Tutorial: GIMP 2.9/2.10 Feature Preview
A huge step for GIMP: 16/32 bit per channel support
From now on, you’ll be able to work with a lot more color information and detail in your pictures. This support basically gives you the ability to create super-smooth color transitions on your picture. And theoretically, from now on it’s possible to have RAW files edited with GIMP directly since there is enough color space to bring back all the details that are stored inside a RAW file – however this is not yet implemented yet.
This feature was already shown in May 2012 on Libre Graphics Meeting in Vienna, right after the release of GIMP 2.8. There has been much work done since then below the surface. GIMP 2.10 will be able to work with:
- 16 bits per color channel – fixed integer
- 16 bpcc – floating point
- 32 bpcc – fixed integer
- 32 bpcc – floating point and of course
- 8 bpcc integer
If you wonder what the difference is between integer and floating point (in the graphics area): If you have an image with 16-bit integer precision per channel, then you have 65.536 shades of different red, green and blue color tones – all of them equally stepped to each other (equal color distance). If you have it in floating point, then there are no equal-wide steps – so you can distribute the possible color values over selected ranges. For example: if you know that you have a very dark image with many shades of dark red color tones then you would benefit from floating point because you can decrease the importance of the brighter color tones and get most color detail out of only the darker reds.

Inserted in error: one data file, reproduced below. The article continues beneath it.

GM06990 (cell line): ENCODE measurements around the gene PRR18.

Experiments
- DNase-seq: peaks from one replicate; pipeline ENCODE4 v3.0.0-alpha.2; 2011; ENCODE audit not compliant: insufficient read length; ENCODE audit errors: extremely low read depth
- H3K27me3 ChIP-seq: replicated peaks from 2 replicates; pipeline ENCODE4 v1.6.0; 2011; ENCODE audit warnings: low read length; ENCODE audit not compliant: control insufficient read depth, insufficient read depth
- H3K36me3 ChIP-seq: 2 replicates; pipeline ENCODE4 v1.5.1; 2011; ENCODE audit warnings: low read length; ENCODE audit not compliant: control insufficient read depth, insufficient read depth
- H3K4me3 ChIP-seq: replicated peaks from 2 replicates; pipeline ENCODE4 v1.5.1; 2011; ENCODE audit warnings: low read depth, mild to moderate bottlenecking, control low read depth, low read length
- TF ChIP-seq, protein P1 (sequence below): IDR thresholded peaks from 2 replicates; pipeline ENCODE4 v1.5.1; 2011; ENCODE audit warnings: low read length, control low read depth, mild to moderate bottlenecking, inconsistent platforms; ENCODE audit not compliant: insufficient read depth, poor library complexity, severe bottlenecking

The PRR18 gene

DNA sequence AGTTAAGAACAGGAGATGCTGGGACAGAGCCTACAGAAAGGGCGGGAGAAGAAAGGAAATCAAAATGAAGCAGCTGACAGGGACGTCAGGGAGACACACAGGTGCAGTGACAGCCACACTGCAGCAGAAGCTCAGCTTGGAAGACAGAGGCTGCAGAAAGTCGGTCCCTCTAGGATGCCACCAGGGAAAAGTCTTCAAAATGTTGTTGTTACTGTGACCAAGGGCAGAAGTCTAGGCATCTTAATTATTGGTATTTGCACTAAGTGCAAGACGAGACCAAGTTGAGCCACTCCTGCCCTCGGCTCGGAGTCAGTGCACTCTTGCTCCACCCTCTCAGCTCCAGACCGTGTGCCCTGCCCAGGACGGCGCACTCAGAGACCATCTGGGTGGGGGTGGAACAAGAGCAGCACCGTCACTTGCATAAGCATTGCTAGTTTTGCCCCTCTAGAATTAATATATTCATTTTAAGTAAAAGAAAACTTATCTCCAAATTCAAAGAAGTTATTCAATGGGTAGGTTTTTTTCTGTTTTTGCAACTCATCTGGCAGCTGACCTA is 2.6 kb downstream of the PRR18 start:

Image description: left 8bpcc – you can see the lack of available colors clearly between the transitions of the colors; not so in the 32bpcc image on the right.
(Almost) Lossless color space conversions
You can convert images into different color spaces on-the-fly forth and back as you wish with no or almost no loss of information.
New tool: Unified transformation
If you click a layer with this new tool, you’ll not only be able to scale a layer but you’ll have the ability to rotate, shear and perspective transform it all at once in one single operation.
This was implemented during a Google summer of code 2012 project. The result will be in GIMP 2.10 and combines all of the transformation tools into one. Awesome and very time saving!
Heavily improved scaling quality: No- and LoHalo-Samplers